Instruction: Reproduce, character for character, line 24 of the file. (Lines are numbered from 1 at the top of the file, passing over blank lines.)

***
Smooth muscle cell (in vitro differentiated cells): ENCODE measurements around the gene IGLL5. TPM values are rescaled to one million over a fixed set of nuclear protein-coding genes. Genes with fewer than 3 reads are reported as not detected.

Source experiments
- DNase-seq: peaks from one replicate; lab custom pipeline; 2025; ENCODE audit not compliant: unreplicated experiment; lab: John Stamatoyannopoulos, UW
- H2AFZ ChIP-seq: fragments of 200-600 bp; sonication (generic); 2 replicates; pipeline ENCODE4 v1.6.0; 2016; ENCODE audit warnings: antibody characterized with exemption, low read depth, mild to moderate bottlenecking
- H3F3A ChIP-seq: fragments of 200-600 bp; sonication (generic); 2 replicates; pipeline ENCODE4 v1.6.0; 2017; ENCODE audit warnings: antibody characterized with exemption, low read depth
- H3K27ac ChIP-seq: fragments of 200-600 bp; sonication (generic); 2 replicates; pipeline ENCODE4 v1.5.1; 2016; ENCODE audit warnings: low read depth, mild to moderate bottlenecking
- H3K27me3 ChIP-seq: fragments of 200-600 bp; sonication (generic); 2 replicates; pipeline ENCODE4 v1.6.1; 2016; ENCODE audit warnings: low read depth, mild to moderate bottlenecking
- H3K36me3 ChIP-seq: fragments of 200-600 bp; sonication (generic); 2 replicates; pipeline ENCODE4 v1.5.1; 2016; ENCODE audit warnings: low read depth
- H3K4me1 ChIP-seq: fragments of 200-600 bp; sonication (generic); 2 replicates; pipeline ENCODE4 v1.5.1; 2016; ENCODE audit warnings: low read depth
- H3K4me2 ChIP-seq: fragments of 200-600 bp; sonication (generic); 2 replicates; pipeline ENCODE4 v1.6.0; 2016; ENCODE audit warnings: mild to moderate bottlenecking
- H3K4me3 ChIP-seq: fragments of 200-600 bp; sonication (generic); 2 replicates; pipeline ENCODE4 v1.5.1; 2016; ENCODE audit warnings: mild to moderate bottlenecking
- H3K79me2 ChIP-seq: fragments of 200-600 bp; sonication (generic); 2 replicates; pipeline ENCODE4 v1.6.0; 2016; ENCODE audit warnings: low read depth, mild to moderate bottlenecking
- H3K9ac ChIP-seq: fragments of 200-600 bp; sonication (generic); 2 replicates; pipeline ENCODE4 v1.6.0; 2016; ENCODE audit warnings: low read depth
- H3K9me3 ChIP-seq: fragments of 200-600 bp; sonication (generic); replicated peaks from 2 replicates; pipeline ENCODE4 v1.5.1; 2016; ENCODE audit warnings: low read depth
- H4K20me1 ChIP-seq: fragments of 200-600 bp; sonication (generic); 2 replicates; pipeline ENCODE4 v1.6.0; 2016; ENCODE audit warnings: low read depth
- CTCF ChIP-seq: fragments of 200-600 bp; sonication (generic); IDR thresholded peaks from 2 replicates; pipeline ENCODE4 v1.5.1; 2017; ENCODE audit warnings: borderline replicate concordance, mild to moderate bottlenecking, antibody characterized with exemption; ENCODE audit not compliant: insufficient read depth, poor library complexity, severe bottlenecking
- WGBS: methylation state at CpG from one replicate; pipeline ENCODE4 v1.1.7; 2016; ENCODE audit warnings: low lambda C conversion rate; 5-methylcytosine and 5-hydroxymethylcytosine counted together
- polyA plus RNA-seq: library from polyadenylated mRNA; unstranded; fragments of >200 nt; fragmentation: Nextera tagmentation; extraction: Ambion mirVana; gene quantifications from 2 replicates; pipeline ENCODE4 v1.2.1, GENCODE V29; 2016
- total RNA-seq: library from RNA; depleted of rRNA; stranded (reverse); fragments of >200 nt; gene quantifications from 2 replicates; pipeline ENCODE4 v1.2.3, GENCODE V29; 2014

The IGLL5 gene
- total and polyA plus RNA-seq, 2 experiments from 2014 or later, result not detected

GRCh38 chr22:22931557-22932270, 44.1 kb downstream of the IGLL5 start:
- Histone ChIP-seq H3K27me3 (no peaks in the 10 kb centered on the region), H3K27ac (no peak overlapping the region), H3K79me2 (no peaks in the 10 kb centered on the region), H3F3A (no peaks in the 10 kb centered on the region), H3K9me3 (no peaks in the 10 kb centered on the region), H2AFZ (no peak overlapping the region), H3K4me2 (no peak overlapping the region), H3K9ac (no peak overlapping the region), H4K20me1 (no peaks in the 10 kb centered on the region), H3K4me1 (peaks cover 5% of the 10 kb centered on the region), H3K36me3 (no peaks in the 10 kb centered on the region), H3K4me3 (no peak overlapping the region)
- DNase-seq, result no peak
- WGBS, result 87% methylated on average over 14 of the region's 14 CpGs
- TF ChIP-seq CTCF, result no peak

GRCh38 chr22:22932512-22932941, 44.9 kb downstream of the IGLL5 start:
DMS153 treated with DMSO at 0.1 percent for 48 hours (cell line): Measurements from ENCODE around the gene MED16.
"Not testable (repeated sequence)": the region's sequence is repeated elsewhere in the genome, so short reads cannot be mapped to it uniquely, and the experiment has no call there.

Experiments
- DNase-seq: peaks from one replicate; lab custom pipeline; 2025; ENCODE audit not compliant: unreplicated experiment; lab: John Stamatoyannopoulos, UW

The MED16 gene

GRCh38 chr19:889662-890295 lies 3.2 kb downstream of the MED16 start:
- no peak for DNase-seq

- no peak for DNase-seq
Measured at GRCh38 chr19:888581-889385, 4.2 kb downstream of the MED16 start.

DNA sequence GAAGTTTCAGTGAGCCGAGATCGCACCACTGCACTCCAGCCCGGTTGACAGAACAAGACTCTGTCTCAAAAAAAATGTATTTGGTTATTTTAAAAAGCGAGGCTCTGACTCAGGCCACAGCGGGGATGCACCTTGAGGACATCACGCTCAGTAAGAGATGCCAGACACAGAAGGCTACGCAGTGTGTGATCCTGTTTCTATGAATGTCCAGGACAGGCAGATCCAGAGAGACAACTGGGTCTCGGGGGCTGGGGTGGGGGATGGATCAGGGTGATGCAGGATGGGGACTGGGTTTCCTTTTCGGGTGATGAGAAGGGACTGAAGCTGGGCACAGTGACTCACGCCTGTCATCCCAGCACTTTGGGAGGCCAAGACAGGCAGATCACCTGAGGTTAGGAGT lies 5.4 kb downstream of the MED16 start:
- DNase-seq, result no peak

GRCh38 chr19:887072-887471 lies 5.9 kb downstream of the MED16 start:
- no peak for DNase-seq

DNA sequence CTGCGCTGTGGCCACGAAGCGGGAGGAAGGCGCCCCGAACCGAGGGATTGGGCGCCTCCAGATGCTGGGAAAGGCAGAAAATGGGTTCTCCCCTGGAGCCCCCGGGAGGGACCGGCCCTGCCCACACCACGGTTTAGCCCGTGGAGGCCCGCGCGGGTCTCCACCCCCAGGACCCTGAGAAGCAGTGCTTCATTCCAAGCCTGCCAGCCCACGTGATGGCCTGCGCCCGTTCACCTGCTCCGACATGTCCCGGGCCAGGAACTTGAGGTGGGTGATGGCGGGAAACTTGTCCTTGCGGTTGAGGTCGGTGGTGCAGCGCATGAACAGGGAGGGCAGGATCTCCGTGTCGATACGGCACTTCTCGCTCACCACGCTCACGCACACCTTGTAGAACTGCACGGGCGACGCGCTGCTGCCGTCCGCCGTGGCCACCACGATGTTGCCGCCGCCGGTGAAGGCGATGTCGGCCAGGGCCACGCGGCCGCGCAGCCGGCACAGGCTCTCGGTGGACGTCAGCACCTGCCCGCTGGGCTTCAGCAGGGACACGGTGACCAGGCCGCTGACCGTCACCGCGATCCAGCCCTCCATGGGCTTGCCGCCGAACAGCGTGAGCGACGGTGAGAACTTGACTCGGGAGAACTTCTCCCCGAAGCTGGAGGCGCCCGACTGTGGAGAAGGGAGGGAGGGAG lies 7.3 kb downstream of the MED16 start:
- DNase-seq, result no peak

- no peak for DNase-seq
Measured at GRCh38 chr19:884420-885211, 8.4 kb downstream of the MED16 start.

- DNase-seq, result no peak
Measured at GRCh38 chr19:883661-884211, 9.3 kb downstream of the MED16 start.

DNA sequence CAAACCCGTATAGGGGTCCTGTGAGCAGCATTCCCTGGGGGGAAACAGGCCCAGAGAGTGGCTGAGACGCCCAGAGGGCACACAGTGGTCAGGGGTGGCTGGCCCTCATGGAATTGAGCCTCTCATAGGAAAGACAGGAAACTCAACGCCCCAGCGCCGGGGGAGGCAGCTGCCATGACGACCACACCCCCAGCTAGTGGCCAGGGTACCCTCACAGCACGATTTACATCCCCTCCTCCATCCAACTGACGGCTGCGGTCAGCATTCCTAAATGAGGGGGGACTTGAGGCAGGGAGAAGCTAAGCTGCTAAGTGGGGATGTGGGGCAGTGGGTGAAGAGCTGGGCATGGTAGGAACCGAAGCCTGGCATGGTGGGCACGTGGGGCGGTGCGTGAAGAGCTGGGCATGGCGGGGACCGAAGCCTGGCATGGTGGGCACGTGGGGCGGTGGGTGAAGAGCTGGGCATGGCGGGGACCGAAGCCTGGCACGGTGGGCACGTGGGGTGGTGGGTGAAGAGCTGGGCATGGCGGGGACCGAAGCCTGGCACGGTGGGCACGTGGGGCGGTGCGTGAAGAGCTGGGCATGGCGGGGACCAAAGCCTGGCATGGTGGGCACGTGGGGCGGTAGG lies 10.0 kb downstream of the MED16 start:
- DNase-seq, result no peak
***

- DNase-seq, result no peak